Levobupivacaine-induced seizures and cardiovascular collapse treated with Intralipid®


Nigel Bedforth E-mail: nigel.bedforth@nuh.nhs.uk


Summary Lipid emulsion has been used in the successful treatment of local anaesthetic-induced cardiovascular collapse in animals and in two cases of cardiac arrest in humans. Previous reports of levobupivacaine toxicity in humans have been characterised by neurological signs and symptoms, without serious cardiovascular events. We present a case in which presumed intravenous injection of levobupivacaine led to neurological and cardiovascular consequences. This was treated successfully by resuscitation that included intravenous Intralipid® infusion.

Lipid emulsion has successfully treated local anaesthetic-induced cardiovascular collapse in animals [1, 2]. Intralipid® 20% (Fresenius Kabi, Uppsala, Sweden) has been used successfully in the resuscitation of two patients with prolonged cardiac arrest refractory to standard treatment [3, 4].

We report the administration of lipid emulsion to a 75-year-old lady who experienced seizures, cardiovascular collapse and electrocardiographic (ECG) abnormalities following a posterior (psoas compartment) lumbar plexus block with levobupivacaine. We believe this is the first report of the successful use of Intralipid in a pre-arrest situation, and the first report of cardiac arrhythmia and cardiovascular collapse following levobupivacaine administration in a peripheral nerve block.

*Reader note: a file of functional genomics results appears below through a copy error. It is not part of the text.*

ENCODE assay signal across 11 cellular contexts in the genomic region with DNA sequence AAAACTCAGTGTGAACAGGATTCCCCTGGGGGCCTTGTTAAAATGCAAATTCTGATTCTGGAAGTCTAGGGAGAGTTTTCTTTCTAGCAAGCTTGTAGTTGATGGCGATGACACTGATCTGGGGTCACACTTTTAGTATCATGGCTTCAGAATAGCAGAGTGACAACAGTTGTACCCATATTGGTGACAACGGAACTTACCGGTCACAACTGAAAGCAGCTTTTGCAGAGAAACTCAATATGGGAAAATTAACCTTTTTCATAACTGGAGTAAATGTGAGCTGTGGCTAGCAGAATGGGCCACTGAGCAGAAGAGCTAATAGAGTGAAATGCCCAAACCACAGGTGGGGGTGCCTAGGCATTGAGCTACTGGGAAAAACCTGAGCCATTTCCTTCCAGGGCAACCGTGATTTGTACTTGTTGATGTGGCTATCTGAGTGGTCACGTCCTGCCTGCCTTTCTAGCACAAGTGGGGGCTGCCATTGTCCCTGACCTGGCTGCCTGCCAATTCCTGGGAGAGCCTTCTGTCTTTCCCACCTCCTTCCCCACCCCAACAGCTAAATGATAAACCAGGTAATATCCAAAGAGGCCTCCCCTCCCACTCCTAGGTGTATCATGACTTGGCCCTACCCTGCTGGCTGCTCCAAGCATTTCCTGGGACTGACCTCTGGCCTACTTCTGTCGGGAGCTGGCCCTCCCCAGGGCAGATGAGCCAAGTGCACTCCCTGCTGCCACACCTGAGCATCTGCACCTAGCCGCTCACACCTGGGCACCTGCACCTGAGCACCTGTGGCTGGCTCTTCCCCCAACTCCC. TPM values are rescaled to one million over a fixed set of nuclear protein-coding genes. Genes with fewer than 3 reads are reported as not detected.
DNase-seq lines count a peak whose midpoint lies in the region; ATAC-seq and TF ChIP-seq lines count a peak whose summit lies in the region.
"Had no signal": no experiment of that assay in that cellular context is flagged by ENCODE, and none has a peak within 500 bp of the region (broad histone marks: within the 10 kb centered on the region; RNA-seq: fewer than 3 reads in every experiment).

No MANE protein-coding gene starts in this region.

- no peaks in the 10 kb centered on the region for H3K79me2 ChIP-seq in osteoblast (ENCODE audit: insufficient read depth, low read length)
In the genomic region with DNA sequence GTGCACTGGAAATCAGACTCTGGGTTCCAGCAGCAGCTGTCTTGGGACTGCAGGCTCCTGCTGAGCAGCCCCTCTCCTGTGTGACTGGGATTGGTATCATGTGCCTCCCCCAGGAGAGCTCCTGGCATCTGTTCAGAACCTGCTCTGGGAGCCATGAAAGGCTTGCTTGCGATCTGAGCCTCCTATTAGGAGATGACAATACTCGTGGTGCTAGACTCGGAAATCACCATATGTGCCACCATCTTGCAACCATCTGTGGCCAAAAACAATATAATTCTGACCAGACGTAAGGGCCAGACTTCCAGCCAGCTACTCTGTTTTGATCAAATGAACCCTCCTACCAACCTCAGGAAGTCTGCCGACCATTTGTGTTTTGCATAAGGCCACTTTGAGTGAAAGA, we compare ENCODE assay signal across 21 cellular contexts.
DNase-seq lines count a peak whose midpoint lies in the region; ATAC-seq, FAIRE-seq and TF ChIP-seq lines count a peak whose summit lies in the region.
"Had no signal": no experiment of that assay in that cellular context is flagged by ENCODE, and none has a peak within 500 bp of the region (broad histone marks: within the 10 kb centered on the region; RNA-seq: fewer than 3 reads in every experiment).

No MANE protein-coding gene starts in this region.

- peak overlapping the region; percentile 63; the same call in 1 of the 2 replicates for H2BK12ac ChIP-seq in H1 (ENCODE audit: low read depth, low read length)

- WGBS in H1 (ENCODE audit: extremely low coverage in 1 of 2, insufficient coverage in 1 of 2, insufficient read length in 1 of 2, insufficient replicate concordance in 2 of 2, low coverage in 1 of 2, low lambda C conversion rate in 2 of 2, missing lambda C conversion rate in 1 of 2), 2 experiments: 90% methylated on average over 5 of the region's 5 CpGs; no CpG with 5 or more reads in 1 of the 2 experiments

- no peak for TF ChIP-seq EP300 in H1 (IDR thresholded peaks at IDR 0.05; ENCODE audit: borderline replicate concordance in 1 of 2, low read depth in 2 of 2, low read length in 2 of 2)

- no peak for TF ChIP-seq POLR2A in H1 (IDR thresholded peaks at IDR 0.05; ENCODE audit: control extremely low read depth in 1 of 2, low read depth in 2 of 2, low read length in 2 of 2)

Case report

A 75-year-old, ASA III, 85-kg woman presented for surgical repair of a fractured neck of femur following a fall at home; her fall was not precipitated by any complicating pathology. Her medical history included severe chronic obstructive pulmonary disease (FEV1 75% predicted) with breathlessness on minimal exertion, osteoporotic vertebral collapse and stable angina. A pre-operative ECG demonstrated normal conduction with frequent atrial ectopics and pathological q-waves in V1-V3.

Routine monitoring was commenced and 18-gauge peripheral venous access established. Baseline observations included an arterial pressure of 130/70 mmHg. Midazolam 1 mg and alfentanil 0.5 mg were administered and the patient was positioned in the sitting position with support provided by the operating department assistant. Following several unsuccessful attempts to place a subarachnoid block, a lumbar plexus block was commenced with the patient remaining in the sitting position. The lumbar plexus block was performed under aseptic conditions by an experienced consultant anaesthetist. A 22-gauge Whitacre-tip spinal needle was inserted 3 cm lateral to the spinous process of the fourth lumbar vertebra (L4); following contact with the transverse process of L4 at a depth of approximately 3 cm, the needle was inserted a further 2 cm into psoas muscle. Following negative aspiration, levobupivacaine 0.5% was injected slowly (with several further negative aspirations) to a total of 20 ml. No blood was aspirated via the needle during the performance of the block.